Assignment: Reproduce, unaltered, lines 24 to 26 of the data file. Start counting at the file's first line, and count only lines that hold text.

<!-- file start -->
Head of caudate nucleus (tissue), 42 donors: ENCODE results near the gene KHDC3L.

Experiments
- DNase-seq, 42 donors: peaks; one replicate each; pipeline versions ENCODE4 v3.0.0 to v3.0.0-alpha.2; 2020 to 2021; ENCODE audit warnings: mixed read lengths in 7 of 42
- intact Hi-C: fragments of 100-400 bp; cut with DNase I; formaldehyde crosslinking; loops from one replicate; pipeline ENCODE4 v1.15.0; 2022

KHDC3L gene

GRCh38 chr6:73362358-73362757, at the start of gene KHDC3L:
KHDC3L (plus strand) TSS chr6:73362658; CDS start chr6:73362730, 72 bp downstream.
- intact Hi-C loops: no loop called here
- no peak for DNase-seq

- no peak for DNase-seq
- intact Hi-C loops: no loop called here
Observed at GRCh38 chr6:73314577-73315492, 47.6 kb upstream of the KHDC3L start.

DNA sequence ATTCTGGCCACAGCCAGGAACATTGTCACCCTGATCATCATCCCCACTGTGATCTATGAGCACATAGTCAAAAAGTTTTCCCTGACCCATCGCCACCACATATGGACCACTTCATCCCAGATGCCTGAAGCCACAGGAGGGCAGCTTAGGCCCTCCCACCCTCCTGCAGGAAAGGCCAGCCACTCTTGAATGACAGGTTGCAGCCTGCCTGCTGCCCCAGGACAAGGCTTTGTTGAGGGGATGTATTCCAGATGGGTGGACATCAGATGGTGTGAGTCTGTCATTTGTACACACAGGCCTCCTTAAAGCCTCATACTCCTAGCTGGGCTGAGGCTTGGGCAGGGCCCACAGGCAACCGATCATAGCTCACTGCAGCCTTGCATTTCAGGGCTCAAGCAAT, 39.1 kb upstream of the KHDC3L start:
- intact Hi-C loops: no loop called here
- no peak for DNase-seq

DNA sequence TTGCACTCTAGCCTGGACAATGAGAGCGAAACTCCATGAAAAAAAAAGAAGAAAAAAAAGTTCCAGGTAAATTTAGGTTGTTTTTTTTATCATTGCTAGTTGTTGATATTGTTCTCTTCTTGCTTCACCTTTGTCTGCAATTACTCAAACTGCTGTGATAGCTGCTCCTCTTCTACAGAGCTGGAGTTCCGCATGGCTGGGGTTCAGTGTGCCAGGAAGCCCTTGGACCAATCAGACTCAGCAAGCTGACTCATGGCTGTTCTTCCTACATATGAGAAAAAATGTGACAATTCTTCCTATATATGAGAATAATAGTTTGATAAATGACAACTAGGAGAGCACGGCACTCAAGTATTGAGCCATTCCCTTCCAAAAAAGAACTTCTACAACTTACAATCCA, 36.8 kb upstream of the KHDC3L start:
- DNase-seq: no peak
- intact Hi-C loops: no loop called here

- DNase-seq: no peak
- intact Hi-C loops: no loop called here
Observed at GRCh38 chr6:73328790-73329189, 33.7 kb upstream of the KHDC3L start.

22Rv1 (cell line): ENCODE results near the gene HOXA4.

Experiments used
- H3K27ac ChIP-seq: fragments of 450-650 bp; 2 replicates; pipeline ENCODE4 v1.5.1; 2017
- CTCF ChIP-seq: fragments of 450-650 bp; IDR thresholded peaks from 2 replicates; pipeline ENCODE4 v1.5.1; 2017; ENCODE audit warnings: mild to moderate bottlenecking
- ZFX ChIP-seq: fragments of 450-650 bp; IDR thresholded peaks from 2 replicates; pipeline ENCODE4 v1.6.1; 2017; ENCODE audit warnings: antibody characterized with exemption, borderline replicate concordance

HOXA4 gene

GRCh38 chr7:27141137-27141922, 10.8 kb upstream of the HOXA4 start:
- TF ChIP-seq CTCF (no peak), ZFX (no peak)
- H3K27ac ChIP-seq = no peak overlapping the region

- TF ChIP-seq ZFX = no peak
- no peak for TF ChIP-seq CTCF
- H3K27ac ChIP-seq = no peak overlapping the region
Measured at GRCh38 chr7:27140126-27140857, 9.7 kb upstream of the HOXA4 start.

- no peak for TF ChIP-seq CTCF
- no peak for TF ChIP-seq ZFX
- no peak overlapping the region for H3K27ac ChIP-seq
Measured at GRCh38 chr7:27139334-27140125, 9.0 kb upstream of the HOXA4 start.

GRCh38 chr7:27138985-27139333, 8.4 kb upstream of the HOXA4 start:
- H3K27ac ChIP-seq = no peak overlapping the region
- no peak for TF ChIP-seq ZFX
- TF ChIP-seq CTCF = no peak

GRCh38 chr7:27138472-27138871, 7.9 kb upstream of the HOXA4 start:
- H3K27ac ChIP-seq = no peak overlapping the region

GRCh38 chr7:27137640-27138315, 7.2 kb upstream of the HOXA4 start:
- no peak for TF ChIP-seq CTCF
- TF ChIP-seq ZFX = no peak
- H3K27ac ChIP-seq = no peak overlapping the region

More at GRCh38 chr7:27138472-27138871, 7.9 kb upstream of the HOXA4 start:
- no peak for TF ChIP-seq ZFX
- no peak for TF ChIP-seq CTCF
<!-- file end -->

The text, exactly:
- H3K27ac ChIP-seq: fragments of 450-650 bp; 2 replicates; pipeline ENCODE4 v1.5.1; 2017
- CTCF ChIP-seq: fragments of 450-650 bp; IDR thresholded peaks from 2 replicates; pipeline ENCODE4 v1.5.1; 2017; ENCODE audit warnings: mild to moderate bottlenecking
- ZFX ChIP-seq: fragments of 450-650 bp; IDR thresholded peaks from 2 replicates; pipeline ENCODE4 v1.6.1; 2017; ENCODE audit warnings: antibody characterized with exemption, borderline replicate concordance